I have only taken this as one working example out of many that would point to the same conclusion. A number of points upon which the unfortunate alien is blamed would be much improved if he were, not less of an alien, but rather more of an alien. They arise from his being too like us, and too little like himself. It is obviously the case, for instance, touching that vivid vulgarity in clothes, and especially the colours of clothes, with which a certain sort of Jews brighten the landscape or seascape at Margate or many holiday resorts. When we see a foreign gentleman on Brighton Pier wearing yellow spats, a magenta waistcoat, and an emerald green tie, we feel that he has somehow missed certain fine shades of social sensibility and fitness. It might considerably surprise the company on Brighton Pier, if he were to reply by solemnly unwinding his green necktie from round his neck, and winding it round his head. Yet the reply would be the right one; and would be equally logical and artistic. As soon as the green tie had become a green turban, it might look as appropriate and even attractive as the green turban of any pilgrim of Mecca or any descendant of Mahomet, who walks with a stately air through the streets of Jaffa or Jerusalem. The bright colours that make the Margate Jews hideous are no brighter than those that make the Moslem crowd picturesque. They are only worn in the wrong place, in the wrong way, and in conjunction with a type and cut of clothing that is meant to be more sober and restrained. Little can really be urged against him, in that respect, except that his artistic instinct is rather for colour than form, especially of the kind that we ourselves have labelled good form.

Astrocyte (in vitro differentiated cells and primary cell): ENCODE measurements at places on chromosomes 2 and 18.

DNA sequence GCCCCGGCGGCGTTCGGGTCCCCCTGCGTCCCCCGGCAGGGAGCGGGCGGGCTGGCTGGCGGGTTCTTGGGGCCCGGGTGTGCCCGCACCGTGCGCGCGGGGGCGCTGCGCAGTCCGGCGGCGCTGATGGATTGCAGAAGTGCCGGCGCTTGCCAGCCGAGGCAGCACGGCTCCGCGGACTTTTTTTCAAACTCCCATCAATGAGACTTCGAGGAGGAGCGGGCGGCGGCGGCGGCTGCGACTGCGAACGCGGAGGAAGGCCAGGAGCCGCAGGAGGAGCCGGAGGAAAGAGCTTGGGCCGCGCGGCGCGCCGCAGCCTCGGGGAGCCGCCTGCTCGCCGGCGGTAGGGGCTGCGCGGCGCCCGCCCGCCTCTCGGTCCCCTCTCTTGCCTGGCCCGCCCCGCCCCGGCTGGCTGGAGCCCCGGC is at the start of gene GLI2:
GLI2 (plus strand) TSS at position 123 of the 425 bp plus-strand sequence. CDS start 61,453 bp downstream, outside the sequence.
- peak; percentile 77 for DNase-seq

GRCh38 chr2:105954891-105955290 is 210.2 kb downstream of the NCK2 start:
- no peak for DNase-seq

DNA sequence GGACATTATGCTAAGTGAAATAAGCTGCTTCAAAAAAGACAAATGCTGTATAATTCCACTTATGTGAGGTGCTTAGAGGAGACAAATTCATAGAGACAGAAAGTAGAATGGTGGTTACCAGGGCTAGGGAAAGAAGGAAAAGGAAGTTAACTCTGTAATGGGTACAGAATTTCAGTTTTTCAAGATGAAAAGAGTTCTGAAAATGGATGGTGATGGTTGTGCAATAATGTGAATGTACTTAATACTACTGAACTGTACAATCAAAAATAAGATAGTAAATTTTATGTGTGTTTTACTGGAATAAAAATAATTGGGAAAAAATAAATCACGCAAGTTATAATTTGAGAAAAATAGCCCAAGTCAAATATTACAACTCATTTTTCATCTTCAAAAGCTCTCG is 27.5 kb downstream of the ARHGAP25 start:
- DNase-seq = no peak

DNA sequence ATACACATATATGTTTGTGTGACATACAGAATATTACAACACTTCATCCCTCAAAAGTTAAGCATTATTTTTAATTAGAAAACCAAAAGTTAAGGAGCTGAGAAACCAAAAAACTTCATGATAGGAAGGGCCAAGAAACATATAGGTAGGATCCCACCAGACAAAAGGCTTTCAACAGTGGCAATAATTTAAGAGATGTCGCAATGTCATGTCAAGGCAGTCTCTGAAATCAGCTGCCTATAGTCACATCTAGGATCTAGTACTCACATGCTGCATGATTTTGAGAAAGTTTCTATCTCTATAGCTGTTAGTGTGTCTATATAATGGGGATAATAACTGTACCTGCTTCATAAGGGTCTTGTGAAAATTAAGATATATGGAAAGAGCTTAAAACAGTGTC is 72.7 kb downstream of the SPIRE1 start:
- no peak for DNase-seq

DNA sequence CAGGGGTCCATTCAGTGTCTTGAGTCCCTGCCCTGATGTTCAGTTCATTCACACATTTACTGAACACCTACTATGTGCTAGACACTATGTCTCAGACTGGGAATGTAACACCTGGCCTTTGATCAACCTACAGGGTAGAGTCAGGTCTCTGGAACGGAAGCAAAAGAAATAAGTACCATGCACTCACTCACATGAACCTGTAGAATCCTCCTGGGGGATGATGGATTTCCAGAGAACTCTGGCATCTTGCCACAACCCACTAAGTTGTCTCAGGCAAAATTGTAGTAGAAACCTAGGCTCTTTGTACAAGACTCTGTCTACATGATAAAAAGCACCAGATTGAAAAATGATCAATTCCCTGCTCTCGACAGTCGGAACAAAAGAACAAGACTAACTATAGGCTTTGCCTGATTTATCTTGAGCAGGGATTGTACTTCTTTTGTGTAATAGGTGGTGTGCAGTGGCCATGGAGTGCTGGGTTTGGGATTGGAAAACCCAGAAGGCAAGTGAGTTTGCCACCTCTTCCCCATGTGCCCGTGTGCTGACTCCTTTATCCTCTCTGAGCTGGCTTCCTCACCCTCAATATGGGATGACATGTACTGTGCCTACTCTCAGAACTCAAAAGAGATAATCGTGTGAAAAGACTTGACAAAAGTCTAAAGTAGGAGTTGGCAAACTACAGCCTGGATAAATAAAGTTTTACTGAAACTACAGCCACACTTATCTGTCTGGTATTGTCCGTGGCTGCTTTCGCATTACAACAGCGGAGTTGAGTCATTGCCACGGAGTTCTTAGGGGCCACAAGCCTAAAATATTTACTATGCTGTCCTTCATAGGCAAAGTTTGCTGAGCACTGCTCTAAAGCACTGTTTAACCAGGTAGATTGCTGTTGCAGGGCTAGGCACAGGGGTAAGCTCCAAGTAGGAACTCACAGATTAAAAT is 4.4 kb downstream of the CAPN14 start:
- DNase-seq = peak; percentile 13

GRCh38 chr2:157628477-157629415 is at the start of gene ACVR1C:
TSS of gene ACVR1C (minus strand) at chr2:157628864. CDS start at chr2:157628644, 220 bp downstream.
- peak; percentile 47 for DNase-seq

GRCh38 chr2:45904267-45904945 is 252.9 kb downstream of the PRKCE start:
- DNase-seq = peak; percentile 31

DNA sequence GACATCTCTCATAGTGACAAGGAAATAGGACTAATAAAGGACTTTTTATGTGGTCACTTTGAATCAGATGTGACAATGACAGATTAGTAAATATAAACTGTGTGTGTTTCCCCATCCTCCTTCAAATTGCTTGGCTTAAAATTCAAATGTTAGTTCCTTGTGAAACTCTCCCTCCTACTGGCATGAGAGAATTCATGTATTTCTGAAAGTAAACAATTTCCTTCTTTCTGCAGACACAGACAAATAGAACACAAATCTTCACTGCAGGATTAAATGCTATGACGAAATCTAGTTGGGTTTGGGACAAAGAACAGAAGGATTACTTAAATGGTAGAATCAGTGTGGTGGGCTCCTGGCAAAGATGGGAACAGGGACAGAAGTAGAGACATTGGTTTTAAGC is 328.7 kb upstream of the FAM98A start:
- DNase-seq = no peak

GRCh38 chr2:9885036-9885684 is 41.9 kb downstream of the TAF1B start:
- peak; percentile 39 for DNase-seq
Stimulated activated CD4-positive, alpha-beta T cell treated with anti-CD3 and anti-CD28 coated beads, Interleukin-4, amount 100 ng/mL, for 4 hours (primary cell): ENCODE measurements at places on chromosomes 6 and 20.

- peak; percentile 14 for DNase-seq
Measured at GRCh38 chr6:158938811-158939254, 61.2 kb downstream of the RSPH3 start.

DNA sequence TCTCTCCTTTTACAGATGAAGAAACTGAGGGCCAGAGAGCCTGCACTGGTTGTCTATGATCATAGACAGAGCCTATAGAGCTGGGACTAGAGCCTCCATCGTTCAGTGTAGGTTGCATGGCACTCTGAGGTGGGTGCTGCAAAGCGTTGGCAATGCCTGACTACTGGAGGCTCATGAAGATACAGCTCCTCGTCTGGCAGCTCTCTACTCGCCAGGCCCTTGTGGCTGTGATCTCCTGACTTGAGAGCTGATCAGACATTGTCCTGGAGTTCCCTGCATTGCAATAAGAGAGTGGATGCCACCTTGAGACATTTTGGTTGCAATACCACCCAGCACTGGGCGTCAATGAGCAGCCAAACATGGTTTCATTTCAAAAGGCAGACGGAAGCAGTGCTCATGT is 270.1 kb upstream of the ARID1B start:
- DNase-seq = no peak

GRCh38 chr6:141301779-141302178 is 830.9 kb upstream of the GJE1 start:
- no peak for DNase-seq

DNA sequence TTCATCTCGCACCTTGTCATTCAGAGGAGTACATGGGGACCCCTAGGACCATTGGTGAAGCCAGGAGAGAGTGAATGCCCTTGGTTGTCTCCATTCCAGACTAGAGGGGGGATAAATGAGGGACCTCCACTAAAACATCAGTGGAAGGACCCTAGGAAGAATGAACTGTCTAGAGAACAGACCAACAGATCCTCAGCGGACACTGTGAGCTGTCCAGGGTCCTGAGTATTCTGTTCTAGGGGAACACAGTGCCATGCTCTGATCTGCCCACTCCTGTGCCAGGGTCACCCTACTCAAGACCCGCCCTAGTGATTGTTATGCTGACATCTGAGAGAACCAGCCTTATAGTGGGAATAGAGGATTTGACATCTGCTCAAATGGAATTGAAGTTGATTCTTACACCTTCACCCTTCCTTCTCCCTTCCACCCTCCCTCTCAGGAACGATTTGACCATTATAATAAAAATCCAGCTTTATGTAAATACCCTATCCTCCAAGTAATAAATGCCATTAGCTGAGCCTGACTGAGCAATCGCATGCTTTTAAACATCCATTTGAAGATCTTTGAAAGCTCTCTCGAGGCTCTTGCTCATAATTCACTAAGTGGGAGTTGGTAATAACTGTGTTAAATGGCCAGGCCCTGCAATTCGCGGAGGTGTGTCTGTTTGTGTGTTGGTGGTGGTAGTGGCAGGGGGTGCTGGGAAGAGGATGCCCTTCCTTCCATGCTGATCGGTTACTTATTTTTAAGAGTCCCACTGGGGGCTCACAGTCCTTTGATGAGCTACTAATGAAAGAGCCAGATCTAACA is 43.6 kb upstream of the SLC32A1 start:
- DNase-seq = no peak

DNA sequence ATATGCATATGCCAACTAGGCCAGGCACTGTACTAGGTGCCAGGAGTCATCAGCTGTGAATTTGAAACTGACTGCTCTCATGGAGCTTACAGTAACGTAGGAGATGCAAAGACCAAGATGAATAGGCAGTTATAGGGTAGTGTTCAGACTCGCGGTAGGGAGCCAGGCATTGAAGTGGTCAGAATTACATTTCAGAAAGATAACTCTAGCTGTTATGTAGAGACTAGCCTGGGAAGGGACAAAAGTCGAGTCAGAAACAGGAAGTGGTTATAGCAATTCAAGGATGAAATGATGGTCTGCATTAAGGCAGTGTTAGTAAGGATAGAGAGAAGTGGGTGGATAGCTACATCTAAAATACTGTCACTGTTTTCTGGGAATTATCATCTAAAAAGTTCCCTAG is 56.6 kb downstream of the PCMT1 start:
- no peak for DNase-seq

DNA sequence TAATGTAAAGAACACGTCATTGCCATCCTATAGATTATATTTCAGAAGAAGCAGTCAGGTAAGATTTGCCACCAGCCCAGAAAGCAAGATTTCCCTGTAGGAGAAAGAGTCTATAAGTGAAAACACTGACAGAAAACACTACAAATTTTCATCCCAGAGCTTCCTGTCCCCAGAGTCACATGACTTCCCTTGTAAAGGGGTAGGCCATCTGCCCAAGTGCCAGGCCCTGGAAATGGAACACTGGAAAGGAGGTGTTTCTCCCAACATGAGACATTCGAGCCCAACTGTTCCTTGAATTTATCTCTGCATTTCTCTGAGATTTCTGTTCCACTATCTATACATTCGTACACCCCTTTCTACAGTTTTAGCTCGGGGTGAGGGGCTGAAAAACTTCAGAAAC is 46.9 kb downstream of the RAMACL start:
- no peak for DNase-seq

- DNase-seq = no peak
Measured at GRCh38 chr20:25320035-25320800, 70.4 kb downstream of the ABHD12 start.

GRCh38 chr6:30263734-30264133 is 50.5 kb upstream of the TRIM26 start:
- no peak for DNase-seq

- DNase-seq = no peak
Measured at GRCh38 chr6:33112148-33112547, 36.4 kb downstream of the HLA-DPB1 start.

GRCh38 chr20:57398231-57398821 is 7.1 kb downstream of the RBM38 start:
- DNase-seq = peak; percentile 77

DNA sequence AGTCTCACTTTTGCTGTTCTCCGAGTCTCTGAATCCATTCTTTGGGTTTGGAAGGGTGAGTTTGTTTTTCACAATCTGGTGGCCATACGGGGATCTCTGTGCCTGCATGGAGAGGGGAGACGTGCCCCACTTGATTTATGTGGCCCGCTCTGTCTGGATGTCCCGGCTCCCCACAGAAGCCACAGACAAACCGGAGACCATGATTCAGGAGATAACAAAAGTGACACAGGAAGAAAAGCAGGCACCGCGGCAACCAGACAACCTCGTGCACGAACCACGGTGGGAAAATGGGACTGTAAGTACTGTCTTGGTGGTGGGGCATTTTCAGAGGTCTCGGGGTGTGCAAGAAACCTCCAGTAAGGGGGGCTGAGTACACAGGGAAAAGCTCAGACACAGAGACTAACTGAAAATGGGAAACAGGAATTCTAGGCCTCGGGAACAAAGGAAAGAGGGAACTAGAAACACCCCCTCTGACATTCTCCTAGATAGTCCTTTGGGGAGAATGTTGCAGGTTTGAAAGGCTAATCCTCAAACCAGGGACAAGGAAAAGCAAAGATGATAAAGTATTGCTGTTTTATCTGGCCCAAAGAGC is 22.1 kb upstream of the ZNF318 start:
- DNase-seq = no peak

This is a mere symbol, but it is so suitable a symbol that I have often offered it symbolically as a solution of the Jewish problem. I have felt disposed to say: let all liberal legislation stand, let all literal and legal civic equality stand; let a Jew occupy any political or social position which he can gain in open competition; let us not listen for a moment to any suggestions of reactionary restrictions or racial privilege. Let a Jew be Lord Chief justice, if his exceptional veracity and reliability have clearly marked him out for that post. Let a Jew be Archbishop of Canterbury, if our national religion has attained to that receptive breadth that would render such a transition unobjectionable and even unconscious. But let there be one single-clause bill; one simple and sweeping law about Jews, and no other. Be it enacted, by the King’s Most Excellent Majesty, by and with the advice of the Lords Spiritual and Temporal and the Commons in Parliament assembled, that every Jew must be dressed like an Arab. Let him sit on the Woolsack, but let him sit there dressed as an Arab. Let him preach in St. Paul’s Cathedral, but let him preach there dressed as an Arab. It is not my point at present to dwell on the pleasing if flippant fancy of how much this would transform the political scene; of the dapper figure of Sir Herbert Samuel swathed as a Bedouin, or Sir Alfred Mond gaining a yet greater grandeur from the gorgeous and trailing robes of the East. If my image is quaint my intention is quite serious; and the point of it is not personal to any particular Jew. The point applies to any Jew, and to our own recovery of healthier relations with him. The point is that we should know where we are; and he would know where he is, which is in a foreign land.